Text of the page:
According to our new radar comparisons, the player in Europe’s top five leagues Rice’s profile was closest to last season was in fact Partey, who has been linked with a move away from Arsenal this summer. The radar suggests that Partey’s output bared an 87.3% similarity to Rice’s. It could therefore be that Rice is intended to be the Ghanaian’s replacement, but they could also make quite a daunting pair if the former Atletico Madrid man ends up staying.Player radar ID:
One of Rice’s more memorable moments of last season was a marvellous solo goal in the 4-1 UEFA Europa Conference League quarter-final second leg victory against Gent, running from his own half before slotting in front of the wild home fans. A beaming Rice told BT Sport afterwards: “When I pick the ball up in those positions and I’ve got all that space to drive into, I feel good. When I’m running at defenders and I’ve got that space to drive with the ball, that’s when I feel like I’m at my best.”
His involvement in attacking sequences was second to none for his club as well, recording 138 overall in the Premier League last season, the most for any West Ham player. That included 32 shots, 30 chances created and 76 involvements in the build-up to a shot, showing that he can be an influential figure going forward as well as defensively.
Only Saïd Benrahma (47) and Jarrod Bowen (35) created more chances from open play for the Hammers in the league than Rice, while only those same two players as well as Vladimír Coufal and Aaron Cresswell created more than his three big chances.
Rice was West Ham’s primary passer of the ball, making almost twice as many as any of his teammates in the Premier League last season. In fact, his 2,083 passes were only behind Rodri, Pierre-Emile Højbjerg and Caicedo for midfielders in the whole league, which is impressive when you consider David Moyes’ side can hardly be described as a possession-based side. Only Nottingham Forest and Bournemouth averaged less possession than West Ham’s 41.4%.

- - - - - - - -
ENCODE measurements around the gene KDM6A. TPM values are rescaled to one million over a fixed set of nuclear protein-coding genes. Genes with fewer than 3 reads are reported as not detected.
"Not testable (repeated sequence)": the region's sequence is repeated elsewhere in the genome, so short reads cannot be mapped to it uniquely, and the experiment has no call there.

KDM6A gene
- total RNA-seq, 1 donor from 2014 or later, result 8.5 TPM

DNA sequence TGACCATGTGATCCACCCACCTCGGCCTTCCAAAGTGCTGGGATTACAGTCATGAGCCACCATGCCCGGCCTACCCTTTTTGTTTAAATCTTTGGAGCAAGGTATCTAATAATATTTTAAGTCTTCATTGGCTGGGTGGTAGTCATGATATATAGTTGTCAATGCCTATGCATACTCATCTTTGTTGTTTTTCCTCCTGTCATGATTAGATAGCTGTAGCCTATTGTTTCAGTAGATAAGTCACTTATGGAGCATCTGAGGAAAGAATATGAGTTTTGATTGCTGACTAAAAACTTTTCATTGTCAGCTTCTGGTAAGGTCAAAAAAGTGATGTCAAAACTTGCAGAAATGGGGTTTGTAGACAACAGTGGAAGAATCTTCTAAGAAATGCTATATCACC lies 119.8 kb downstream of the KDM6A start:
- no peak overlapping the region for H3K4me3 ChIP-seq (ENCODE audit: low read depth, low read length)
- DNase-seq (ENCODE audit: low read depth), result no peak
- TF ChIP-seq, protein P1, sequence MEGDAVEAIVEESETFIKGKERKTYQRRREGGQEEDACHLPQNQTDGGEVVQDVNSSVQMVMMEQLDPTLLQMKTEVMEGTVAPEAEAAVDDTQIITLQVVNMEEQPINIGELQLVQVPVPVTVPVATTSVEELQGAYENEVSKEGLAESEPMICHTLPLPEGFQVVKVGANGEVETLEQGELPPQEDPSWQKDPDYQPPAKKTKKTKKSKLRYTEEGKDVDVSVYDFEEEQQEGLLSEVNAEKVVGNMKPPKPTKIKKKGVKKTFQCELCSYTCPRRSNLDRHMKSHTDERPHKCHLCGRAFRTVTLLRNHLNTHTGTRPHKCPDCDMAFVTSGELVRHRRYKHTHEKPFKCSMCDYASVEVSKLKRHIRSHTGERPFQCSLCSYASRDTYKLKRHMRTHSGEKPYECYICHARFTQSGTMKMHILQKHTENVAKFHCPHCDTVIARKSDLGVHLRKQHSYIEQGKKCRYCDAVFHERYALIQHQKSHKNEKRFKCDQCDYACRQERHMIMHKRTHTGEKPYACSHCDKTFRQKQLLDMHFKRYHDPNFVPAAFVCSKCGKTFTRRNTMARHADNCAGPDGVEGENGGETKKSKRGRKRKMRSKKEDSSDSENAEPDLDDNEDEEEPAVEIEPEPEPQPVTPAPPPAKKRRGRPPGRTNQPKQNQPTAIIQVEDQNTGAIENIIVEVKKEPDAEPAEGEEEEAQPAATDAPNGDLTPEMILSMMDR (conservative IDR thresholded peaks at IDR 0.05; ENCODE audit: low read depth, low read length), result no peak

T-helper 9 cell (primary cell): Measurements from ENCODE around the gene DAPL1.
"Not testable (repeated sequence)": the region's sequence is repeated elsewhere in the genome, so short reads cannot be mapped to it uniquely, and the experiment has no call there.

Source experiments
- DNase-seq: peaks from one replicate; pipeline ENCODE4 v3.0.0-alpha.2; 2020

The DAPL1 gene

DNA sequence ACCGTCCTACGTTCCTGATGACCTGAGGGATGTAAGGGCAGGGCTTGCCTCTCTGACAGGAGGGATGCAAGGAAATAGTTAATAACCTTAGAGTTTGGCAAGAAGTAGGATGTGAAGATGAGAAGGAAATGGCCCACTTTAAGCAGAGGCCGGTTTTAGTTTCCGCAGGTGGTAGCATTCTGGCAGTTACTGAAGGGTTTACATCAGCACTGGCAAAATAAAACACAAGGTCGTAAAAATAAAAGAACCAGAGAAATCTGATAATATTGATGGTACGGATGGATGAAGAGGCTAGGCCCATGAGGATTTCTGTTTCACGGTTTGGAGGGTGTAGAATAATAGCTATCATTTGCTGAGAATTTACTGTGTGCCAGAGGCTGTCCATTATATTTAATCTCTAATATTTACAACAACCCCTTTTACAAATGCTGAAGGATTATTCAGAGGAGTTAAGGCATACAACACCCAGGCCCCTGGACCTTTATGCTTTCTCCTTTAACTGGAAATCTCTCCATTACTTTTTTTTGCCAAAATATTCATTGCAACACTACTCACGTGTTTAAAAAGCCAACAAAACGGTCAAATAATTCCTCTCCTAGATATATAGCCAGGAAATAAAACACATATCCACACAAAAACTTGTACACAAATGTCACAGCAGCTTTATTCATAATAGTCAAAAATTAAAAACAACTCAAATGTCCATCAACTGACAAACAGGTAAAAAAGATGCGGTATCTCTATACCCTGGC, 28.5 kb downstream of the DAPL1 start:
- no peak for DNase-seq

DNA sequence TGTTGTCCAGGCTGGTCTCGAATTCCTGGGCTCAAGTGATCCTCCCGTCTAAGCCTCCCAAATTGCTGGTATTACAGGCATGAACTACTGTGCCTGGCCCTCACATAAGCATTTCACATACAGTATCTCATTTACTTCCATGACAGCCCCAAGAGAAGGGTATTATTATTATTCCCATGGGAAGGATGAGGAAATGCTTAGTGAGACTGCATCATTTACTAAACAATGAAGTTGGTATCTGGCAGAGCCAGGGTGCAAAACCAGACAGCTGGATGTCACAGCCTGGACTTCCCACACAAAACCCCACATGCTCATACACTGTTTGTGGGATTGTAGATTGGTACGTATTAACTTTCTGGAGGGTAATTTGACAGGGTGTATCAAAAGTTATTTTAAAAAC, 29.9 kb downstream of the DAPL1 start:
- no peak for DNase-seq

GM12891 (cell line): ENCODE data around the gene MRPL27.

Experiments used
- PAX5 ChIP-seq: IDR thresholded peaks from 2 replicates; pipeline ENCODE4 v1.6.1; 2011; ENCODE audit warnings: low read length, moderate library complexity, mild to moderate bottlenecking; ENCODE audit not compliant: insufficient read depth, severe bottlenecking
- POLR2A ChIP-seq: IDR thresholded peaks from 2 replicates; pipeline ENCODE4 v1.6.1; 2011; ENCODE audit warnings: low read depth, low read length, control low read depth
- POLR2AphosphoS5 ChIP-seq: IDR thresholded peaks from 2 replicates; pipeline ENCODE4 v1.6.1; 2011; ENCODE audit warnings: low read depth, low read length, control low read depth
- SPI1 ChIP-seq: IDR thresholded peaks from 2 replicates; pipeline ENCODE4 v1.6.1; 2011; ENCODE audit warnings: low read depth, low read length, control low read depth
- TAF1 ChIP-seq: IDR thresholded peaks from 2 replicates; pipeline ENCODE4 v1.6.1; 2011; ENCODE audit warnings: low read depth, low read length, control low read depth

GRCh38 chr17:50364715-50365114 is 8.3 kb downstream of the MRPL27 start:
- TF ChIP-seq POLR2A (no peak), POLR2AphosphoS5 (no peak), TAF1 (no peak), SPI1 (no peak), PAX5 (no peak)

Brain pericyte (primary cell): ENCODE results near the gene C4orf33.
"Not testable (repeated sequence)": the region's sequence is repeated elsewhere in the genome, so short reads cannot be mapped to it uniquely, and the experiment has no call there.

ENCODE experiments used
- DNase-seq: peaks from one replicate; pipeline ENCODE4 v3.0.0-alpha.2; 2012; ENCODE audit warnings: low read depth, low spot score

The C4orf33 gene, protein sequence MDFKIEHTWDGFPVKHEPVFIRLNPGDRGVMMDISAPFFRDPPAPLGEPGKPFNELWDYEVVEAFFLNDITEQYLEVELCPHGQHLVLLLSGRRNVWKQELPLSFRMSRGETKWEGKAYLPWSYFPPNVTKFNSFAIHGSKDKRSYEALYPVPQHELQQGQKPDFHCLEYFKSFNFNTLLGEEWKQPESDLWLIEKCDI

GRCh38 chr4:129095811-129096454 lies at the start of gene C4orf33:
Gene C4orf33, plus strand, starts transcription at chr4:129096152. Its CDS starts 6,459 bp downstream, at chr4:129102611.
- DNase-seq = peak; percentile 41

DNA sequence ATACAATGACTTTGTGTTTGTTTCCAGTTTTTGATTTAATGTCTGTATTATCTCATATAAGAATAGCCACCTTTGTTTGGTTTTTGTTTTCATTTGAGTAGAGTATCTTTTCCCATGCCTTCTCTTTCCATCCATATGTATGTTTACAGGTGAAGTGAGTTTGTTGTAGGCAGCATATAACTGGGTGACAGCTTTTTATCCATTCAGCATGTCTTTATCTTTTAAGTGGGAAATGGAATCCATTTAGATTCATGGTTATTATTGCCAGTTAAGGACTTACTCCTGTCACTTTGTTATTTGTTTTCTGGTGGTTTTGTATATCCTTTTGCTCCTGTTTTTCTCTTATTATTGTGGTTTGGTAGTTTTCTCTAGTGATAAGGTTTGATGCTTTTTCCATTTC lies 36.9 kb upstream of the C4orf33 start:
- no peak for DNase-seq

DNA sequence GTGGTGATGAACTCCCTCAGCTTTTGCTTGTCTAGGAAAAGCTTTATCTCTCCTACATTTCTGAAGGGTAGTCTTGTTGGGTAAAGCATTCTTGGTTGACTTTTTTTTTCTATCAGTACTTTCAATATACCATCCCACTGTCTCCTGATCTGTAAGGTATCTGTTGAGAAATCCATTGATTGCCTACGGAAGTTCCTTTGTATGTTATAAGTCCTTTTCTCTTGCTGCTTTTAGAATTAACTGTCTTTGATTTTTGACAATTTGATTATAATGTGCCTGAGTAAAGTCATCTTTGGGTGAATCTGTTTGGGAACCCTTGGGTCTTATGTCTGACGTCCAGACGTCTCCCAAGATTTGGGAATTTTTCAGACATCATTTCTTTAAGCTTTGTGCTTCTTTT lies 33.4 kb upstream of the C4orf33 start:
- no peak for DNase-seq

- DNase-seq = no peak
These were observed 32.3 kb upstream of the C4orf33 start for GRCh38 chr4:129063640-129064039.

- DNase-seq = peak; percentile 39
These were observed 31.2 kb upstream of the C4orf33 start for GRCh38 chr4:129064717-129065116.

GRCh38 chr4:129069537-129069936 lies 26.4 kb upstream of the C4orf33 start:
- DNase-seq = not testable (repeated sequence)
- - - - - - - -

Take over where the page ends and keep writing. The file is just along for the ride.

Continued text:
Does that mean he was giving the ball away all the time? No. Rice completed 88.1% of his passes, eighth in the league for midfielders who attempted at least 1,000 passes. Does it mean he was playing easy passes? Not really. Of midfielders, only Bruno Fernandes (633) and Rodri (624) attempted more forward passes than Rice’s 607.
Does that mean Rice was being aided by space and movement around him? No. Only six players in the league completed more passes when an opponent was within two metres, and it’s not as if Rice was overrun with options to choose from either. West Ham recorded the lowest average passing options (1.08) of all Premier League teams in 2022-23.
He also loves to carry the ball. Among midfielders, only Rodri totalled more carries in the Premier League last season (702) than Rice’s 597, and only the Spain international recorded a greater total carry distance.
Rice actually has more in him when it comes to carries, which could potentially be unlocked in Arsenal’s more attack-minded setup. He recorded a gigantic 716 carries in the league in 2021-22 at 20.3 per 90, while he also had 105 in the successful Europa Conference League campaign last season.
He has also established himself internationally, playing his part for England as they reached the quarter-finals of the FIFA World Cup in Qatar at the end of 2022, averaging more passes per 90 than any of his fellow Three Lions midfielders (68.5), which ranked him 19th across the whole tournament for midfielders who played at least three games.
The 24-year-old is primed to make the next step in his career, and with Arsenal showing such faith in him by shattering the club’s record fee for a player, the stage is set for him to do just that.
Appropriately ending his time at West Ham by leading them to a major trophy as they beat Fiorentina in the Europa Conference League final, Rice now has the chance to challenge more regularly for silverware, to compete in the UEFA Champions League and to make a whole new set of fans fall in love with him.
He just has to hope that by the end of his first season, people are talking more about Rice than price.